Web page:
Monday, December 6, 2010

A Friendly Political Conversation

Hanging out with some friends can be a great way to forget about some of the tough times you’re going through. Even though I know I have responsibilities (with 5 classes and a job it’s hard to have any social life.. I’ve essentially ignored it this semester while I try to catch up in school) I felt that since tonight I don’t have anything to hand in urgently I could use a drink. It had been a while that I’ve spent some time with the people I call my “University Group” and I felt I owed them the night.. more for my sanity then theirs.

Anyway, after I got a good buzz going on only two beers and having some people of the group leave to get some work done (Hi Sarah and John!), I was left with Jean Marc and Eunice. One is a white “Pure Laine” Quebecer, a genuinely kind person and one of the most level headed individuals I’ve ever met while the other is a beautiful Haitian girl (to Eunice: grrrowl, to Jean Marc: Don’t read this. Hahah.) with a  great sense of humour and a bright future. While I’ve gone through some tough times lately they were always there for me. We had a video project to do and to be completely honest they did more work then I did. They felt (at least the way I think) that I was overwhelmed with work (which I clearly was) and they’d try to help as much as they could, and the work they completed without my help was incredibly important and while I haven’t thanked them personally for their help and encouragement, I’d like to do so now.

Anyway, we began talking about politics, and more specifically bout decolonization. I told them about how I’ve found the whole concept amazing. Why did decolonization begin right after World War 2?  Did it start with the problems of the English monarchy right before the war or did the ‘colonies ‘ of the world simply say they’d had enough? We had a long discussion about what the oppressed people of the world were, what it meant and where we thought the world was headed. We came to the conclusion that while China is powerful in the sense that it’s producing most products for the entire world, the United States is still on top but really needs to cut back on expenses if it wants to remain a superpower and a stable government. The world economy is falling into debt upholding the baby boomer generation, and that’s going to cause our generation to have to tighten our belts because they didn’t tighten theirs. As for Africa, their time in the sun will come after many more years of hardship, when China’s working people have enough of their oppression and exploitation and decide to fight for a fair wage ( at least in comparison to north American or European standards.) With the destabilizing of the Chinese economy, Africa may have a chance if it should have the opportunities available for cheap labor. The bottom line is at this point, that while we come from oppressed places, we’ve become the haves, rather then the have-nots… and it’s better to be us then them.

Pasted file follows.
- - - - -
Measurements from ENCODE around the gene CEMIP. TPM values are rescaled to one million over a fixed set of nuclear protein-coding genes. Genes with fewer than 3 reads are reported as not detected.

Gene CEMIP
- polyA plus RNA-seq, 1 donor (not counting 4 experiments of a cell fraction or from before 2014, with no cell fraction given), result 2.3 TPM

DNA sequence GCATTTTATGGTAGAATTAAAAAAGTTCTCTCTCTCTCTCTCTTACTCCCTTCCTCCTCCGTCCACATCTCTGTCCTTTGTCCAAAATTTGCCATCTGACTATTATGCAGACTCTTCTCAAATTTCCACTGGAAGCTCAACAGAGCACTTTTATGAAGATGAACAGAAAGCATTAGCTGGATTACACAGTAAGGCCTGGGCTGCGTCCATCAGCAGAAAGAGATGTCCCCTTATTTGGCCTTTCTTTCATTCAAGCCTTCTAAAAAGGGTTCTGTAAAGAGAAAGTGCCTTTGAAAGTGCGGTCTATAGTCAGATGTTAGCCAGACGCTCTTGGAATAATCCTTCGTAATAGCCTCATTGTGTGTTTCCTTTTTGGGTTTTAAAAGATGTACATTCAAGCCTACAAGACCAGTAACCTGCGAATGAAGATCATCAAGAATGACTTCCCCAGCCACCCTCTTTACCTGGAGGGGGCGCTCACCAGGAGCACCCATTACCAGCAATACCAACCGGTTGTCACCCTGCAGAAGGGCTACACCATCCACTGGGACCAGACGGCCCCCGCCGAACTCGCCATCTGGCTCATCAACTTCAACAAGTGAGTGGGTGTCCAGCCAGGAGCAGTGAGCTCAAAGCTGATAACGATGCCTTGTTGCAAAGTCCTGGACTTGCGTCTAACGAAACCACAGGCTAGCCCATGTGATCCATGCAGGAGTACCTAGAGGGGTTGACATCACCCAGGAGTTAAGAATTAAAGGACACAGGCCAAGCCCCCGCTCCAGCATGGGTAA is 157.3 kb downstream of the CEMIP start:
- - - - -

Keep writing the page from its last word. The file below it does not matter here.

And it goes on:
The point is, even if our theories aren’t based on concrete fact (3 art history students with no political science experience should hardly be considered professionals) we’re definitely not the only people who think this way. Many people just choose to keep the status quo, claiming ignorance at the solution. We pointed at the people and countries that poor millions into infrastructure and industrial projects in developing nations, only to see scarce improvement in their condition. We looked at this situation, finding that the people being helped were weary of European help and ‘western influence and information.’ Do we instead wash our hands and leave them? Right now pouring money into Africa and the poor regions of the world seems to be the only solution, and maybe one day, we might find that the situation improves… even if it seems that the money isn’t going anywhere. What I’m trying to say is that doing something, anything, is better then just leaving them. They are human beings and while they may seem inferior,  they should be considered our equals, and we need to find a way to improve their condition… their world view and their knowledge will improve ours as much as ours will help theirs.

Now on a completely unrelated note, today was the first real, thick, bountiful snow!! As much as I love summer, it was great to walk in snow again... :)


  1. I must agree, this conversation was very interesting. By the way I have a past, and in that past I had political science class. However this past didnt help me in last night's conversation! I am not a fan of politics, but last night's conversation was amazing, and made me think that although we are art students, we shouldn`t only be talking about art. Politics is a far away subject, which made the conversation even more interesting. I'm really hoping good things will happen in Haiti, although the political situation is absolutely unstable and the people are "décimée" (meaning everyone is slowly dying). This conversation made me feel fortunate about the way I live, but it also made me want to fight for the poor countries, help them as much as I can. However I don't know how. Parrainer un enfant et envoyer de l'argent n'est pas la solution d'apres moi, mais je crois qu'il faut rester au courant, ne pas les ignorer, s'informer etc.
    p.s: thank you for saying I was beautiful
    p.p.s: I never felt like you didnt do anything for the video project! and I had fun watching the Victoria's Secret Fashion Show with you. We should go back to your house, not to do homeworks but to play video games or (finally) watch Metropolis!!